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Browse Prior Art Database

Time Shared Constant Brilliance Indicator Circuit

IP.com Disclosure Number: IPCOM000074463D
Original Publication Date: 1971-Apr-01
Included in the Prior Art Database: 2005-Feb-23
Document File: 3 page(s) / 56K

Publishing Venue

IBM

Related People

Dickerson, JA: AUTHOR [+3]

Abstract

In the larger data processors having an operators console, the indicator lights of the console are usually a varying but substantial distance from the control circuits. This requires a large number of cabled connections and the voltage drops combined with the normal variations of a voltage supply line also cause varying brightness of the indicators. The circuit diagrammed substantially eliminates the variable brightness and reduces the cabling requirements.

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Time Shared Constant Brilliance Indicator Circuit

In the larger data processors having an operators console, the indicator lights of the console are usually a varying but substantial distance from the control circuits. This requires a large number of cabled connections and the voltage drops combined with the normal variations of a voltage supply line also cause varying brightness of the indicators. The circuit diagrammed substantially eliminates the variable brightness and reduces the cabling requirements.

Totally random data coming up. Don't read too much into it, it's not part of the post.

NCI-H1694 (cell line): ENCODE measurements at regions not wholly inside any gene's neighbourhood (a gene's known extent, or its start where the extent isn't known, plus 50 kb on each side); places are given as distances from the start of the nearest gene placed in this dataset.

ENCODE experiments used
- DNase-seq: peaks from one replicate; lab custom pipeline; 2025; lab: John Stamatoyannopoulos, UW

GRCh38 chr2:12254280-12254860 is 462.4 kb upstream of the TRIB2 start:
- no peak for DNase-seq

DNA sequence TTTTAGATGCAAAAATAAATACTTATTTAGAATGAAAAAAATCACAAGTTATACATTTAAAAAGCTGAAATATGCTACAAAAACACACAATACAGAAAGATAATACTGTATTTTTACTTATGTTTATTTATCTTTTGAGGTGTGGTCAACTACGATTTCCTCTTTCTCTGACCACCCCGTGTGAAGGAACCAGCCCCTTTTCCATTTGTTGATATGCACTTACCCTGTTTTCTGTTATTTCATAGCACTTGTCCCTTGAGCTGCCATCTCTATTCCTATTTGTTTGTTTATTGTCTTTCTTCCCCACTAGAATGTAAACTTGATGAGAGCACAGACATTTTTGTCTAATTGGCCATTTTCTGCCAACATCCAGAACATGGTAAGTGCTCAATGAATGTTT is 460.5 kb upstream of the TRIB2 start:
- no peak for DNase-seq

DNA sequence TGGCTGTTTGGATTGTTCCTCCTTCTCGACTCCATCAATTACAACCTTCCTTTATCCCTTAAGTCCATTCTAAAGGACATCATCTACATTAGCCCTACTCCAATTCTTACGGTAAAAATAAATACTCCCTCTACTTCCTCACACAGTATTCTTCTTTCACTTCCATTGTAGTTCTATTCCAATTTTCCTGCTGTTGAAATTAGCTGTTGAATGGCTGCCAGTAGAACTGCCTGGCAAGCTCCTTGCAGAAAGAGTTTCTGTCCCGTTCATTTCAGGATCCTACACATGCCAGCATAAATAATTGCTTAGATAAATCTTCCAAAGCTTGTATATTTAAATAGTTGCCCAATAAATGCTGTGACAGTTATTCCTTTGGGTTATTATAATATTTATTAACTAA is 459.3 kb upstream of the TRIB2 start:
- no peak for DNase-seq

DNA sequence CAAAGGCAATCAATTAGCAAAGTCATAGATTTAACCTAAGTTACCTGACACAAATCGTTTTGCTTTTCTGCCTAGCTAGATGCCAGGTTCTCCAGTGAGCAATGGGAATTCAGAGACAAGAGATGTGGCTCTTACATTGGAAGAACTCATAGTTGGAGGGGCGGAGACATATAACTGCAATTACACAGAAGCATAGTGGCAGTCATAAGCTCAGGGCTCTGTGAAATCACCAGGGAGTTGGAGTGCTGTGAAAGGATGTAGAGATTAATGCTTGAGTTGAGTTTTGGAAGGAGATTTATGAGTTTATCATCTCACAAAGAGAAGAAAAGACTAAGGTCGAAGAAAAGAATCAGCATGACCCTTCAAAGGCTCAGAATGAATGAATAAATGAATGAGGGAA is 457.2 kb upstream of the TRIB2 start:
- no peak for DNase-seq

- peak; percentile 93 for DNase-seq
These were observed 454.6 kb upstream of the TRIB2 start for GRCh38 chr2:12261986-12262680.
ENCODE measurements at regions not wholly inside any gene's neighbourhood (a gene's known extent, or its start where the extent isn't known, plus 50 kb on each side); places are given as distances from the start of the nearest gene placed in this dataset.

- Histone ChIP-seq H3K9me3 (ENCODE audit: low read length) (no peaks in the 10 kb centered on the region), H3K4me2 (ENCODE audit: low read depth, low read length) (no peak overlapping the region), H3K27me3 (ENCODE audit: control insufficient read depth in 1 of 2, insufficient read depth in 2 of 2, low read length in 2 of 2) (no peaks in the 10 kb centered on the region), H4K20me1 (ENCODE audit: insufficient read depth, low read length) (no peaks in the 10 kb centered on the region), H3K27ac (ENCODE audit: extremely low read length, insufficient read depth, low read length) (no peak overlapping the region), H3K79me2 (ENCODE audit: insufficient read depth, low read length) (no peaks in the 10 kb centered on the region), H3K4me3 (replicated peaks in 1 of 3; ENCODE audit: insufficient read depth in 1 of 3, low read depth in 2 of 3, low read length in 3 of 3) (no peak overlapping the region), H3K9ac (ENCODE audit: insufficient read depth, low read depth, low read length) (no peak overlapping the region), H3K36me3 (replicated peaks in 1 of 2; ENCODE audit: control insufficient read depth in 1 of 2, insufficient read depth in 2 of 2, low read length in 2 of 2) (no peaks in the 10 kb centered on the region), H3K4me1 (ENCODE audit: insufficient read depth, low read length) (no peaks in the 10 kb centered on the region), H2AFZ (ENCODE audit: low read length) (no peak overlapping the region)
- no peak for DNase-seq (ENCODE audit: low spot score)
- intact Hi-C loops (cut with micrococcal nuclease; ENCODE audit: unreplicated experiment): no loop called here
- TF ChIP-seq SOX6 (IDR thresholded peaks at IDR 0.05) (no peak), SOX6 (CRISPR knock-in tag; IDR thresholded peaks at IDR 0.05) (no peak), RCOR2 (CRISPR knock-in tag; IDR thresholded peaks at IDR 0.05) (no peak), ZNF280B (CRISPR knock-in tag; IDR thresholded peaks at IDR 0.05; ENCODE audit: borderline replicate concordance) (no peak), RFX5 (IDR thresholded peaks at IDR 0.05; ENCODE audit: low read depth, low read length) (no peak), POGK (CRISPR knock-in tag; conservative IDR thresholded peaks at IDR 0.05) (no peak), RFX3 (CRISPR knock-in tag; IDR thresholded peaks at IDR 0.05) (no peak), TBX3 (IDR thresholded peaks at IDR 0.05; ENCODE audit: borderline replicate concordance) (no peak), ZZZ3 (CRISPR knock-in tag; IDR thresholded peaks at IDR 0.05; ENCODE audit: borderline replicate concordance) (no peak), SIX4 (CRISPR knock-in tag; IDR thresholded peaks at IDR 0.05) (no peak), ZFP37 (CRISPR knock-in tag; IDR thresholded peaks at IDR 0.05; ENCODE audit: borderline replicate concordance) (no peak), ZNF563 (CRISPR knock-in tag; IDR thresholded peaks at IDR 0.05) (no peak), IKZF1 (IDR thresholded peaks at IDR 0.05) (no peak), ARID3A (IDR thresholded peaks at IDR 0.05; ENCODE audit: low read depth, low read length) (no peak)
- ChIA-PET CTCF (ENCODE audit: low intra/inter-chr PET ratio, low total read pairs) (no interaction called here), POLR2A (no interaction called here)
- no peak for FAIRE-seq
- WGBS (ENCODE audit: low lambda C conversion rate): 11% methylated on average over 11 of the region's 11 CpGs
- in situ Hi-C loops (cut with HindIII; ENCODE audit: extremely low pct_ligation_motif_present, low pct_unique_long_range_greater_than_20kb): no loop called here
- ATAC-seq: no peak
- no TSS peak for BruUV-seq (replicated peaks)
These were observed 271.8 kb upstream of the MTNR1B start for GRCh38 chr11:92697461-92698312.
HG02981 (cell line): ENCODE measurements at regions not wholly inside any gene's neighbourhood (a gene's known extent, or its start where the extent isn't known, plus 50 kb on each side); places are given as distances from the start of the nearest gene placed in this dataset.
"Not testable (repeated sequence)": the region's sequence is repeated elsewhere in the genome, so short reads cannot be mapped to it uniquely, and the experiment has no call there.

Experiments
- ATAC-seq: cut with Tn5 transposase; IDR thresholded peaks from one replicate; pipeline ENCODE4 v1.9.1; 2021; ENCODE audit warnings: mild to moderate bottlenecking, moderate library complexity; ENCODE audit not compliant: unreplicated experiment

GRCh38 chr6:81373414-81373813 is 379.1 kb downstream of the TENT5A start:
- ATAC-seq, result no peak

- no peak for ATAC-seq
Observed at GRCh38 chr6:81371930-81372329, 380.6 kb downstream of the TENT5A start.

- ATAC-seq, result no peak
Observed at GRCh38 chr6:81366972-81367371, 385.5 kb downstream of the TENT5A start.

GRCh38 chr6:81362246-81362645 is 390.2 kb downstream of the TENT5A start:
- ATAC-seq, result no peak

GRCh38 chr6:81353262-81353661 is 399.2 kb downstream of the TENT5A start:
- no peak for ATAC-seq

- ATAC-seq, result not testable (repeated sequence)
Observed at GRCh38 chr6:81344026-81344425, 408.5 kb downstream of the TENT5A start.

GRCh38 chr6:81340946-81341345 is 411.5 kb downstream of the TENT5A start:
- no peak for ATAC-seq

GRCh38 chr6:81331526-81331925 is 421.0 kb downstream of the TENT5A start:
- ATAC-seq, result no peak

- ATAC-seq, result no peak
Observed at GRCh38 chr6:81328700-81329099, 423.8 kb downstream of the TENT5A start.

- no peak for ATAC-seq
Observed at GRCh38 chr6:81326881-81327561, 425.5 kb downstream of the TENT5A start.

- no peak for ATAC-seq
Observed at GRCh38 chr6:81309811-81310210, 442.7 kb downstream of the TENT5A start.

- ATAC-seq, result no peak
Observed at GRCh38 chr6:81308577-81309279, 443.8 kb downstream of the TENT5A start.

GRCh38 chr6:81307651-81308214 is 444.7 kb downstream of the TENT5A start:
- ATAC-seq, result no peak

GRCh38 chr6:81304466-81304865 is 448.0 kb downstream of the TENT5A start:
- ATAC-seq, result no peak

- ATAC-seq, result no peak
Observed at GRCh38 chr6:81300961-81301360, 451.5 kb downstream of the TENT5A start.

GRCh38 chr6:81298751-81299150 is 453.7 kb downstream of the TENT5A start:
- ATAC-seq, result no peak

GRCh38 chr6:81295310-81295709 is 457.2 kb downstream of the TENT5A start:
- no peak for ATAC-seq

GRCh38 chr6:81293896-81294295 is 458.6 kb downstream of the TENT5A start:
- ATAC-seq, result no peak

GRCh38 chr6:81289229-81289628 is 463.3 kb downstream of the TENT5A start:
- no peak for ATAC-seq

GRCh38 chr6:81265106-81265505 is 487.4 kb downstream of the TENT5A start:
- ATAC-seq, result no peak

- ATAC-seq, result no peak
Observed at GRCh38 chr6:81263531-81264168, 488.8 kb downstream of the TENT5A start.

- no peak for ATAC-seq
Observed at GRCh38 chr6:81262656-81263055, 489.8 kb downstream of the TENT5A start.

In the drawing, a plurality of indicator lights 1, divided into an upper and a lower group, are powered by a transformer 2. The transformer 2 has its primary 3 driven directly by the power line and has a center tapped secondary 4 to power the lights. One end of the secondary 4 is connected through individual diodes 6 to each of the lamps 1 of the upper group and the lower end of the secondary 4 is similarly connected through individual diodes 8 to the lower group of lamps. The center tap of the secondary 4 is connected to a common return lead 9. Thus, each lamp will be powered only on the positive half-cycle of voltage from secondary 4 and the groups will be alternately powered on the respective half- cycles.

The lights 1 are selectively connected to the return lead 9 through SCR switches 10 to provide individual control over the lamps. One lamp from the upper group and one from the lower group have their other ends connected together and to the anode of an SCR switch 10 whose emitter end is connected to common lead 9. When an SCR switch 10 has its gate lead 11 energized, it will pass current from the lead of secondary 4 which is positive through one of the associated lights 1 to light only that lamp and will cease conduction as the voltage output of secondary 4 passes through zero.

The SCR gates 11 are selectively energized to control the phase of secondary 4 on which the SCR's conduct to select either or both of the upper group or lower group light and to select the phase angle over which they conduct to control the brilliance of the light. A reference secondary 12 on transformer 2 has its output full-wave rectified by diodes 13 to provide on line 14, a pulsating DC voltage, as at 14 on the graph with respect to common lead 9. This voltage is clipped by a resistor 15 and zener diode 16 to provide a voltage at point 17 as at 17 of the graph. The voltage at point 17 passes through a resistor 18 to charge a capacitor 19 to a voltage as indicated at 20 on the graph. Capacitor 20 is discharged by a programmable unijunction transistor (PUT) 21 which will conduct when its anode voltage at point 20 is equal to or greater than its gate voltage which...